Their strategies are working handsomely. Billboard recently named Taylor Swift its top artist for 2015. 1989 is only the fifth album to spend its first year in the weekly Billboard 200’s top 10. As of December, her 1989 concert tour had grossed $240 million. She is the first and only artist to have three albums sell more than one million copies in the opening release week. 1989 has sold 5.4 million units, and even though the album was released in 2014, it was the top seller of 2014 — until Adele’s 25 became the year’s biggest seller only three days after its November 20 release.

As of December 11, Adele’s 25 has sold 5 million copies, the first album to sell 5 million in a calendar year since her last album, 21, was released in 2011. In its first week of release, 25 sold more than 3 million copies, setting a new record for most album sales in a single week — a feat even more impressive when you consider that the previous record holder, NSYNC, achieved its massive numbers before the era of digital downloading and streaming. At one point, 25 was accounting for nearly half of all music sales.

But most importantly, Adele and Taylor Swift share a commitment to writing personal songs about their lives, oftentimes about the ups and downs of relationships. They have inherited the mantel of heartfelt singer-songwriter from the likes of Carole King, Joni Mitchell, and Stevie Nicks. By drawing upon universal themes such as the heartbreak of loss, the joy of independence and sexual liberation, and the pleasures of growing up, Adele and Taylor Swift write songs that appeal to a broad audience. Their personal brands extend the reach of their songs even more widely.

What works for Adele and Taylor Swift may not work for lesser-known artists although Swift’s accessibility to fans and brands is a more advisable route for unknowns attempting to build their reputations. It remains to be seen whether lesser artists can afford to avoid streaming like Adele and Taylor Swift have done. Few musicians have the clout they possess. But if the up and comers can make it to their elite level, Adele and Taylor Swift demonstrate that successful artists can still write their own rules even in the fractured music industry.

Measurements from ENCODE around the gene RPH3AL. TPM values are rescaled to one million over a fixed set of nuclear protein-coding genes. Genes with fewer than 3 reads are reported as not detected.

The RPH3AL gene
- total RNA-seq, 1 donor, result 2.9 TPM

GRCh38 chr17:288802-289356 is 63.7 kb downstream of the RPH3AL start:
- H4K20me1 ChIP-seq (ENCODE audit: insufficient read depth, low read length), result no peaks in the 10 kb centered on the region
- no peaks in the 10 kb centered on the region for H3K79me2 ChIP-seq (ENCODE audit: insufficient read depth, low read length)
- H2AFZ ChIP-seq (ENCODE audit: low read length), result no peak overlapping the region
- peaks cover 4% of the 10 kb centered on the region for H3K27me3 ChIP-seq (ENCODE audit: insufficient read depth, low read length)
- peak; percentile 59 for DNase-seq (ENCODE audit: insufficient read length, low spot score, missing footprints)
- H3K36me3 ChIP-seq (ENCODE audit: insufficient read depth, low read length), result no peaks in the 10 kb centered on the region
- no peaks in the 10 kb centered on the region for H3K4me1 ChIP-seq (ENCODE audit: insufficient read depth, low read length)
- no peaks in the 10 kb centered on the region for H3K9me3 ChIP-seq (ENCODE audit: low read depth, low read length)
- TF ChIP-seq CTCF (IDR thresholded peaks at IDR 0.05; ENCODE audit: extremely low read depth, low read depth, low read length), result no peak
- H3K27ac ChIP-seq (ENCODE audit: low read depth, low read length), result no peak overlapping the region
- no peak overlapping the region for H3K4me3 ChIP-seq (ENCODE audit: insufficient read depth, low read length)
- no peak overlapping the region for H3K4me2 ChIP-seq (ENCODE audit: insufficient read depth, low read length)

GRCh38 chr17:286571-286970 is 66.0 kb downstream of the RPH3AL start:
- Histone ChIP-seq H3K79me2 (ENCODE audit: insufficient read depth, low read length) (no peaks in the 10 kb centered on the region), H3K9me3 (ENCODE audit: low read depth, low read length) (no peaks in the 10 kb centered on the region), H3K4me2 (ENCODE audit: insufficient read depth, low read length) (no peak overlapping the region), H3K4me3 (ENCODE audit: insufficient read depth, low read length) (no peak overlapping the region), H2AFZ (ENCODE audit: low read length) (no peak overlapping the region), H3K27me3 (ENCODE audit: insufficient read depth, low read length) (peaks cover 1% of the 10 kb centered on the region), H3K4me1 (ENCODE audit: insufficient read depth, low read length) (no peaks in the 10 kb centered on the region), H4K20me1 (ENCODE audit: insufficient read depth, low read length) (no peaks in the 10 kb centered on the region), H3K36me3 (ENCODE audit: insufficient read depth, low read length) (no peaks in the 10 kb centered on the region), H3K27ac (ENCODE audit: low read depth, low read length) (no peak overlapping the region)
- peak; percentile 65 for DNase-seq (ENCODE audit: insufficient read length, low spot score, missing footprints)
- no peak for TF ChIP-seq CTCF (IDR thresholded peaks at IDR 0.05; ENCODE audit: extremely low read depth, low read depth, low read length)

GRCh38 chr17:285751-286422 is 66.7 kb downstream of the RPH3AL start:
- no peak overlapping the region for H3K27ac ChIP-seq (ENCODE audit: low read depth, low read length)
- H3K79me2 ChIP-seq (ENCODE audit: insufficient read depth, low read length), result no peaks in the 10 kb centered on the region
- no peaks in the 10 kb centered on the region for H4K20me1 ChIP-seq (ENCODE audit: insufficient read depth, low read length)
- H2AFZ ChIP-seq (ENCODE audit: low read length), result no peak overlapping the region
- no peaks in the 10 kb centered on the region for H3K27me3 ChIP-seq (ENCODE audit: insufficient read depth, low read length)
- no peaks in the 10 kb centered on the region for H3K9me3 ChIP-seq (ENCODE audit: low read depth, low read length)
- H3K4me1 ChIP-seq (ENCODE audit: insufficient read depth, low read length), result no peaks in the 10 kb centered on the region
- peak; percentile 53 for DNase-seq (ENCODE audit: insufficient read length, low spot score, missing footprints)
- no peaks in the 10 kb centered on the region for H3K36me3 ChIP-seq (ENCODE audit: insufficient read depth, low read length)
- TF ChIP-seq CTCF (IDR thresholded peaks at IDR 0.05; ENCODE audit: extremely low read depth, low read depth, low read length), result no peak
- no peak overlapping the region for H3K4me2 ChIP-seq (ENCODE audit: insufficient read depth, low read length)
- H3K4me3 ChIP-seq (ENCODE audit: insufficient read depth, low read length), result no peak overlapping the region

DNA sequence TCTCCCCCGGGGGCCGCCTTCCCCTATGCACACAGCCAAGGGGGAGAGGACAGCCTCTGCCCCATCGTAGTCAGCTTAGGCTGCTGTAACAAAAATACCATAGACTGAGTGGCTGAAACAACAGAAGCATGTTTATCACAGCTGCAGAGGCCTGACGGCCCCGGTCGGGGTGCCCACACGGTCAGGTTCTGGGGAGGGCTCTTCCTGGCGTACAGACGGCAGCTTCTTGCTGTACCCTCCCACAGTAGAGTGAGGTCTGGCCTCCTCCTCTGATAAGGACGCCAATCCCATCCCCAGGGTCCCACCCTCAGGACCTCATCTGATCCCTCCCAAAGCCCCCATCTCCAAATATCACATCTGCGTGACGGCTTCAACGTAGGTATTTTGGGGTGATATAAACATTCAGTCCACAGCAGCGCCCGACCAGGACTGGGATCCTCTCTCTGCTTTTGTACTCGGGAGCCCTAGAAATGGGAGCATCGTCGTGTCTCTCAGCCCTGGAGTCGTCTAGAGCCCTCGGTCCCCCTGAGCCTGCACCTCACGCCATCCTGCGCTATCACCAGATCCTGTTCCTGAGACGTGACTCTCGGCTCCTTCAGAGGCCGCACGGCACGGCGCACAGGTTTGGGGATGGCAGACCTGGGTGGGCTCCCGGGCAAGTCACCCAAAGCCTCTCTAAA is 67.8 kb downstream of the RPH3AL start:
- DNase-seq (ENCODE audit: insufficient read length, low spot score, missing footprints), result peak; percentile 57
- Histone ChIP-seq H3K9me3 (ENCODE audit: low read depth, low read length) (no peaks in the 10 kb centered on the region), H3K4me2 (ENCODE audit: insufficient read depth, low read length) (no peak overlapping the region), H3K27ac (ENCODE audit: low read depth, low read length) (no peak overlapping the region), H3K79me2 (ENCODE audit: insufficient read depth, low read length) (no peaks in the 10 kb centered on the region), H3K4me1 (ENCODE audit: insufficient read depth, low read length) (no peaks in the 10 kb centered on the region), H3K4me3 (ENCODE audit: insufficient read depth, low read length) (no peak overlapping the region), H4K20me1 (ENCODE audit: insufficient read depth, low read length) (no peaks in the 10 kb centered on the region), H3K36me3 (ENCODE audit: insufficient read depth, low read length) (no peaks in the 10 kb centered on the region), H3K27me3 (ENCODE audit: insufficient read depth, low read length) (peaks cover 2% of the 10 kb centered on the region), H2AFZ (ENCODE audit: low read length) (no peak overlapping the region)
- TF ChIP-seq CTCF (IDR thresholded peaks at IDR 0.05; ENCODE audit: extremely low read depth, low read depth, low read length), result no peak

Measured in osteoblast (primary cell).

Bond Is Back

James Bond is back. And he brought his brand with him. Skyfall, the twenty third film in the 007 movie franchise, lands today in movie theaters across the United States after earning £50 million in 10 days in the United Kingdom (a U.K. record). In fact, Skyfall, the third Bond to feature Daniel Craig, began conquering audiences long before the movie opened. Skyfall has generated strong buzz through a masterful mix of PR and marketing that capitalizes on 2012 being Bond’s 50th anniversary on film. By celebrating both 007’s past and his future, Eon Productions, which has reaped $4.9 billion from the Bond movie franchise, has positioned Bond as a brand with timeless appeal.

You Can’t Buy This Kind of Advertising

You know can always tell when a phenomenon enjoys media saturation by walking through a busy airport terminal past the crowded newsstands, which give you a quick snapshot of pop culture from magazine covers vying for your eyeballs. Daniel Craig’s macho face is everywhere, gracing the covers of publications ranging from Entertainment Weekly to Vanity Fair. And the PR explosion has occurred at international, national, and local levels. In London, Bond graces the Continue reading

Is rock dead?

What does the future look like for rock and roll? It’s a question that will surely be on the minds of participants at the 2012 South by Southwest Music festival, which kicks off this week. I believe the future of rock and roll is very bright — if you’re willing to think of rock as the sugar in someone else’s tea.

Rock was, at best, a supporting player at the 54th Annual Grammy Awards, with major rock awards such as Best Rock Song and Best Rock Album being relegated to the Grammy pre-telecast. And if Billboard magazine is any indication, rock is actually being assimilated into a more diverse palette of genres ranging from pop to rap. Rock was barely an afterthought in Billboard‘s Year in Music for 2011 issue. Pop acts like Adele and Justin Bieber ruled the year based on sales figures, with club music asserting itself as a force to be reckoned with. Likewise, Billboard’s 2010 Year in Music issue noted that in 2010, only one rock band reached the Billboard Hot 100 top 10 (Train, with “Hey, Soul Sister”).

In fact, no rock act has cracked the Top 10 in the annual Billboard Top 200 in either 2010 or 2011. The list of Top 15 Billboard artists in 2011 says it all: Continue reading